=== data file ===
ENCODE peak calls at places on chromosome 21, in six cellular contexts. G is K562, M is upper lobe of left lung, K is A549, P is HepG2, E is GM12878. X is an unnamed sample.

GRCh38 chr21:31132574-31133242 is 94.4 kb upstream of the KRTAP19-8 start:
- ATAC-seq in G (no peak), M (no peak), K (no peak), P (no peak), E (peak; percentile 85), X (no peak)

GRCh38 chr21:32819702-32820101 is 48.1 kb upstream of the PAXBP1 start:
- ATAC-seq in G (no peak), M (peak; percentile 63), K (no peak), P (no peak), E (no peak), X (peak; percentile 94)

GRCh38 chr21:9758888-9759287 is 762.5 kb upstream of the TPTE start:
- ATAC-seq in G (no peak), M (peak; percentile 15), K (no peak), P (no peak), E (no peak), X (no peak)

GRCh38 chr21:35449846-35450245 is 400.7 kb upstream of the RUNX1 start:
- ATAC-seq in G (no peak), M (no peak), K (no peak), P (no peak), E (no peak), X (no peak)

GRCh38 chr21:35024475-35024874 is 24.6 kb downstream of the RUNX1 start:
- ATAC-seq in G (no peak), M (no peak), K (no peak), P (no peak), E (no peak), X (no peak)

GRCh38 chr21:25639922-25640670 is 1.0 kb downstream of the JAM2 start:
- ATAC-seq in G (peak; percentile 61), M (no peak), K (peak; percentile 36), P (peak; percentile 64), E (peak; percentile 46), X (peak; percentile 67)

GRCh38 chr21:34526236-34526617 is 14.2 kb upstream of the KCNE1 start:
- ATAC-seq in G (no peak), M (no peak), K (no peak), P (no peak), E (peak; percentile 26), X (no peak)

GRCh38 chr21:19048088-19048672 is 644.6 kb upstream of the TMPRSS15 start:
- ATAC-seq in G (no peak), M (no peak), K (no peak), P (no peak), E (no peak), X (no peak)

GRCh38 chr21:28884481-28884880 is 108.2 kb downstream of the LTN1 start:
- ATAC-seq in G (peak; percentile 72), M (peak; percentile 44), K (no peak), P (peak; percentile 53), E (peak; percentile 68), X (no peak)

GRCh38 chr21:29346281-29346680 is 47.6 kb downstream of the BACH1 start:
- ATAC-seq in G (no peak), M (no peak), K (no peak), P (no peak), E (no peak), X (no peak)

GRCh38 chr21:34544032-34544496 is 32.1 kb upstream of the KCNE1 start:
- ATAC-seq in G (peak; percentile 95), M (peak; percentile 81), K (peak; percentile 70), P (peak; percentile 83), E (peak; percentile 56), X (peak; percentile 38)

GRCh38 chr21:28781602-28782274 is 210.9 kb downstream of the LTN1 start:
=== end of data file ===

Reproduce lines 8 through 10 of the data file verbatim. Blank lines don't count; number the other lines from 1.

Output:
GRCh38 chr21:35449846-35450245 is 400.7 kb upstream of the RUNX1 start:
- ATAC-seq in G (no peak), M (no peak), K (no peak), P (no peak), E (no peak), X (no peak)

GRCh38 chr21:35024475-35024874 is 24.6 kb downstream of the RUNX1 start: